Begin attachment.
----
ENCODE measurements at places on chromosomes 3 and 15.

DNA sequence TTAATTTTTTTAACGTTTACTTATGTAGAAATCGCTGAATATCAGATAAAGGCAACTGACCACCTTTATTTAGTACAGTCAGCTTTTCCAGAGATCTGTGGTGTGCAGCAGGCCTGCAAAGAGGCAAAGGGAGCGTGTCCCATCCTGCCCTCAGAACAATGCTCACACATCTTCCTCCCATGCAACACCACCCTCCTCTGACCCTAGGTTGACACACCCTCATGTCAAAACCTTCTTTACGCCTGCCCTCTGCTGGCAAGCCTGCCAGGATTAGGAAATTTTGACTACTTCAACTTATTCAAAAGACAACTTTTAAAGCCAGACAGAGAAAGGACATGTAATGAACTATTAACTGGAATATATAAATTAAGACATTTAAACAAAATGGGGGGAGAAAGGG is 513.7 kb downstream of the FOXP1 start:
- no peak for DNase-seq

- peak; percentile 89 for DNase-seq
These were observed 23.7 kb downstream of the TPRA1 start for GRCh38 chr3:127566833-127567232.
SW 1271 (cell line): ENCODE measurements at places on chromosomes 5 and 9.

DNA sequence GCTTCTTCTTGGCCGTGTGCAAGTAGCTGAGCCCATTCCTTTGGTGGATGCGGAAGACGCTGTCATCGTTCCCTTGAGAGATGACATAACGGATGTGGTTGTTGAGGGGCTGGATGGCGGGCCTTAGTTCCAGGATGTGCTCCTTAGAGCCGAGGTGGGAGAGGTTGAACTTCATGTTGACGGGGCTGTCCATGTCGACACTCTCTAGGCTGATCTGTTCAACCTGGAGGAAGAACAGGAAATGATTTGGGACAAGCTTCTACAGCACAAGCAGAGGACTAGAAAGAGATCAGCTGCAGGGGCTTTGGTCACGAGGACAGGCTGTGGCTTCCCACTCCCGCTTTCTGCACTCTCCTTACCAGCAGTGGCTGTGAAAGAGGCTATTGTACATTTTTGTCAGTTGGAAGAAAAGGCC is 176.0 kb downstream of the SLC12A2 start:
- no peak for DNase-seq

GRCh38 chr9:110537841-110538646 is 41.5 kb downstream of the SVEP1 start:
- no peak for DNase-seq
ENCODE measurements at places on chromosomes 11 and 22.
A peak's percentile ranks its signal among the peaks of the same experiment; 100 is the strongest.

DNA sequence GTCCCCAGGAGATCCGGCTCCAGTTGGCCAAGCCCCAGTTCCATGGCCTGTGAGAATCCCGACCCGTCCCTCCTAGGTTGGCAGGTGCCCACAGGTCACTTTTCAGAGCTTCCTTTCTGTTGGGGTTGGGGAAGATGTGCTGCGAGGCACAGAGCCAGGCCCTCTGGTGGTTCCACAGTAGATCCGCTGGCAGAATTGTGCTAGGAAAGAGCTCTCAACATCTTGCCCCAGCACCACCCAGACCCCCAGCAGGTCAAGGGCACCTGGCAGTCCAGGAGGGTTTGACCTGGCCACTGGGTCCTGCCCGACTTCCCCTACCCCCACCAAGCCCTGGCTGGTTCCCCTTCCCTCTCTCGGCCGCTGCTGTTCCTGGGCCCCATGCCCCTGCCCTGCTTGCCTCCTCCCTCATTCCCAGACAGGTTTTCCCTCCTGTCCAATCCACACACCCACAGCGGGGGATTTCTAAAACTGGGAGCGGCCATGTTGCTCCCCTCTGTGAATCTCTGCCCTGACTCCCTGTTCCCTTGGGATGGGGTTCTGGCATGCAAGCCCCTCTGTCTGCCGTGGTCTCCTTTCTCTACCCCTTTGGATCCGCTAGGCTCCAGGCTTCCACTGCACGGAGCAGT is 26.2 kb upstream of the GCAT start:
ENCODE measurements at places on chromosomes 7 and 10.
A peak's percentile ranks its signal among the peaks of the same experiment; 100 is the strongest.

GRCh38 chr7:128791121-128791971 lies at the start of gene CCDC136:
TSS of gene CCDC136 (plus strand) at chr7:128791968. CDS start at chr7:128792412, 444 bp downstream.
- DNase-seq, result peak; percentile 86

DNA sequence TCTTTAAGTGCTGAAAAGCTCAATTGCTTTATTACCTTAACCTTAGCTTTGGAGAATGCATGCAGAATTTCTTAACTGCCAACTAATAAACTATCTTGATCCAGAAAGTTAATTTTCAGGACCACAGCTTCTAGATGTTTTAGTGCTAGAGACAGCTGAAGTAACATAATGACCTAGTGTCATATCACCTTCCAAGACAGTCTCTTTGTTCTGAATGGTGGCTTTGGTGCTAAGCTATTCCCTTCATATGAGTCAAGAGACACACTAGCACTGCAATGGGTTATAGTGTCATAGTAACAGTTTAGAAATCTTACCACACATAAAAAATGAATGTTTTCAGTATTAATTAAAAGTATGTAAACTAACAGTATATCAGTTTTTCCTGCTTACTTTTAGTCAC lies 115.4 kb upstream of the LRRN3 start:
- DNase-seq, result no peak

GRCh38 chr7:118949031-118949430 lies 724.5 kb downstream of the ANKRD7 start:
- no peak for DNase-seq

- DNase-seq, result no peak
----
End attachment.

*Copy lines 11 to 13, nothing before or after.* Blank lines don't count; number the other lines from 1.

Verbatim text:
ENCODE measurements at places on chromosomes 11 and 22.
A peak's percentile ranks its signal among the peaks of the same experiment; 100 is the strongest.

DNA sequence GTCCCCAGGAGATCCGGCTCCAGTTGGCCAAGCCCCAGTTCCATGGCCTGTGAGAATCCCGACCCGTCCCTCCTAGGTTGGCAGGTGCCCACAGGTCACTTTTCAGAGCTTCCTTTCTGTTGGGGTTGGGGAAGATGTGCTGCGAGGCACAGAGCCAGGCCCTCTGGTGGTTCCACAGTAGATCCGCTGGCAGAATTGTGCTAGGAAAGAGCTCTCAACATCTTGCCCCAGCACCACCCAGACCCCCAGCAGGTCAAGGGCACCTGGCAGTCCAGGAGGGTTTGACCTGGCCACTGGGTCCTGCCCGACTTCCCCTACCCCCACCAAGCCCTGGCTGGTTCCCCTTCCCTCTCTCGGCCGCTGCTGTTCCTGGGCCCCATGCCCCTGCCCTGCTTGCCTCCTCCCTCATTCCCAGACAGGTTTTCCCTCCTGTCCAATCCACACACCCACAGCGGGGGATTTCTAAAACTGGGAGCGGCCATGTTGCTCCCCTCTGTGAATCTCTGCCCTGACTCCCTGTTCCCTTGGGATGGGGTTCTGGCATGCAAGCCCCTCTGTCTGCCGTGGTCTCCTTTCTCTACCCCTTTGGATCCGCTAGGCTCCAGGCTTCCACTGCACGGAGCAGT is 26.2 kb upstream of the GCAT start: